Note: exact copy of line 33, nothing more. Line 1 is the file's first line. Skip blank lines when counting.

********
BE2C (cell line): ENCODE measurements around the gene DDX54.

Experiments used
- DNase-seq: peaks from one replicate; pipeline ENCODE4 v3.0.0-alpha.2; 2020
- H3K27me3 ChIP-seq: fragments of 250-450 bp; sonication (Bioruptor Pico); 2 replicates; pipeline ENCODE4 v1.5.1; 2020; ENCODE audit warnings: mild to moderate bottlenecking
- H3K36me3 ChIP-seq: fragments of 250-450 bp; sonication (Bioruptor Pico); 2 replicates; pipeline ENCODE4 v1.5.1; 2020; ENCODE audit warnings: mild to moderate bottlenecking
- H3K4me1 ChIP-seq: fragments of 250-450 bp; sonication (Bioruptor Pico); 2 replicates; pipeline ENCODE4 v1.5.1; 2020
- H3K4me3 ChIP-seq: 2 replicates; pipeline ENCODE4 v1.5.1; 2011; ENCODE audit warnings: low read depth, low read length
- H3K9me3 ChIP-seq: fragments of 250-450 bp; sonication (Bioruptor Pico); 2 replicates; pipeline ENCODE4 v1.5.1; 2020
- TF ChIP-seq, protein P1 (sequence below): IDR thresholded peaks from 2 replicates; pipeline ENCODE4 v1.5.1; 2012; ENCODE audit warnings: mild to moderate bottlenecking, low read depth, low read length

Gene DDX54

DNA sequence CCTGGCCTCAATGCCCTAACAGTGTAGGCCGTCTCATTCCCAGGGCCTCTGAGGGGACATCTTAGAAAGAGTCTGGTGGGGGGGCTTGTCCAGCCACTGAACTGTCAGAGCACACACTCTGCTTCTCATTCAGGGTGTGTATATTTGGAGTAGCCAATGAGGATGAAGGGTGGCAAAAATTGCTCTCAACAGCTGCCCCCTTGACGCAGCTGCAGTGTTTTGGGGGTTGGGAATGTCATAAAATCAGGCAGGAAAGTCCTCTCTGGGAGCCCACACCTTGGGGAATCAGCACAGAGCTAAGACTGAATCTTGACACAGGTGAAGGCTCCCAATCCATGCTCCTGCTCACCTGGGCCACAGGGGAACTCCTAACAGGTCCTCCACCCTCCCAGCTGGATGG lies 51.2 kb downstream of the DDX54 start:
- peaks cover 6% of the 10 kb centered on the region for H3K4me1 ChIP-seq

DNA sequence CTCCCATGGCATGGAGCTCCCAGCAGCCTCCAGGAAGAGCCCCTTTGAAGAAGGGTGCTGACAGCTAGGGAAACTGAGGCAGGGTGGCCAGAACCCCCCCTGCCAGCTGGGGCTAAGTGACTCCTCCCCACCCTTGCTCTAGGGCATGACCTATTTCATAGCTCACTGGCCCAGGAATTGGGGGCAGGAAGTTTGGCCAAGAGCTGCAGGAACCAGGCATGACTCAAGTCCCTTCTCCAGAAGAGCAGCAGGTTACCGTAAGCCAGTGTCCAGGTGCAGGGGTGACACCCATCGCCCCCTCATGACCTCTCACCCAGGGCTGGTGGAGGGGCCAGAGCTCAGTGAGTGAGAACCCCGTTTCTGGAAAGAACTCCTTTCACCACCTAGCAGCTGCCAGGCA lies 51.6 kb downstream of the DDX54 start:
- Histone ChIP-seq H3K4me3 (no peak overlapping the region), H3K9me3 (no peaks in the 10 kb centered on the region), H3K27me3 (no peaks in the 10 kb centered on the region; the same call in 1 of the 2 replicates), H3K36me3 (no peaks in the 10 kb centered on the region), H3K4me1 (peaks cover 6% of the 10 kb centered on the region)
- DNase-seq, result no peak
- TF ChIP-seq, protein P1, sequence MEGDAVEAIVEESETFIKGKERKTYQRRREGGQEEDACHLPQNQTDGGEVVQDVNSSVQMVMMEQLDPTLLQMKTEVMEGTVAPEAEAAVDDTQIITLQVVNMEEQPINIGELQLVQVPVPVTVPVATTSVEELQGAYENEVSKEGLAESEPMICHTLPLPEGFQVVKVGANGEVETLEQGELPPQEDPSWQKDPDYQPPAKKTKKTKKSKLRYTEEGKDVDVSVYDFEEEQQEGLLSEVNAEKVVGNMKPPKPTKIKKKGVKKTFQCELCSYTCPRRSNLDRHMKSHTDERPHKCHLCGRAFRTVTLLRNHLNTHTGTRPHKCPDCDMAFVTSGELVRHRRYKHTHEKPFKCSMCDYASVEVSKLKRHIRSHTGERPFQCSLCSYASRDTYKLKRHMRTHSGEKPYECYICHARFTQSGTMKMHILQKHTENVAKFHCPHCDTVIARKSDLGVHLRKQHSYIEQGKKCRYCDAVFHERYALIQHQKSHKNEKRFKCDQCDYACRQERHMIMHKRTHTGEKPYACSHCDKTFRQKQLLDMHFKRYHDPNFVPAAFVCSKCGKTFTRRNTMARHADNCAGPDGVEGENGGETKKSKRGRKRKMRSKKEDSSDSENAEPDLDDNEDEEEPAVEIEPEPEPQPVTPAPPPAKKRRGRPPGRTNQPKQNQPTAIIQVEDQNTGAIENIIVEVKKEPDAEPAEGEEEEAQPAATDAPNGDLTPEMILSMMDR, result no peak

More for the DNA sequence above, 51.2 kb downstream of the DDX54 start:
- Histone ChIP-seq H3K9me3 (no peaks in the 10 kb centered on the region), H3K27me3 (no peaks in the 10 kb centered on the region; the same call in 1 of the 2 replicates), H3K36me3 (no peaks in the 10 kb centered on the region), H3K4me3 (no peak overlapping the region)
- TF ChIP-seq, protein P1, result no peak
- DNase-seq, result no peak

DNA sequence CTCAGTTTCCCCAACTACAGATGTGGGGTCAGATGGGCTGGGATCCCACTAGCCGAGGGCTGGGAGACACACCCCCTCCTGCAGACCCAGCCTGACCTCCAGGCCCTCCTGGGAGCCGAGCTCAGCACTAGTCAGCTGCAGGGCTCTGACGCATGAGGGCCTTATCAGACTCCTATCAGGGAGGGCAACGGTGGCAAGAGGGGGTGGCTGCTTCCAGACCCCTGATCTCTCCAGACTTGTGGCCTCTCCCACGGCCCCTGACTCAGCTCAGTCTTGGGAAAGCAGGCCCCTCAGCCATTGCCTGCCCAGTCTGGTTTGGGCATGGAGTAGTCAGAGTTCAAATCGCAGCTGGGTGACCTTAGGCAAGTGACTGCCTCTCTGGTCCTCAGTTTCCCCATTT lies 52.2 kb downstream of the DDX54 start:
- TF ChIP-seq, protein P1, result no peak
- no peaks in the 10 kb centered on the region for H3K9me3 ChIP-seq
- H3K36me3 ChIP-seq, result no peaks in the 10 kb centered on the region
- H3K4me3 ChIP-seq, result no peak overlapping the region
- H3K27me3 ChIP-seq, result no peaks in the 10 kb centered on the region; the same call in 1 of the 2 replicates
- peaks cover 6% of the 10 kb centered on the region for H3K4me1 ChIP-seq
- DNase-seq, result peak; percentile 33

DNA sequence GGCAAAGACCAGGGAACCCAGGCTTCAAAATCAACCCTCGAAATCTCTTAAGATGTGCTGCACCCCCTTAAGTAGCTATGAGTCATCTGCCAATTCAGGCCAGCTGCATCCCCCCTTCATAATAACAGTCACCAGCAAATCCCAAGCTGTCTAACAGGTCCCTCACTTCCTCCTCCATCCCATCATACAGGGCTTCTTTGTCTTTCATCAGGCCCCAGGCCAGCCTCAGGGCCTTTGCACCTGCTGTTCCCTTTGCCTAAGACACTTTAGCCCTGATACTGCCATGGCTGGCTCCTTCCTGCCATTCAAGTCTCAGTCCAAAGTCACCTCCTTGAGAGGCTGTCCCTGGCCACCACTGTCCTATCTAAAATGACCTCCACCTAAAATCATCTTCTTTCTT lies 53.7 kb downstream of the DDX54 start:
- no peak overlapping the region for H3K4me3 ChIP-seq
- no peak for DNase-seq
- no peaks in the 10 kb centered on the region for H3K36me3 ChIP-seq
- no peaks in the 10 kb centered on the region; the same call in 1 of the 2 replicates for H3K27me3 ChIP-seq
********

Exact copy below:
- no peaks in the 10 kb centered on the region; the same call in 1 of the 2 replicates for H3K27me3 ChIP-seq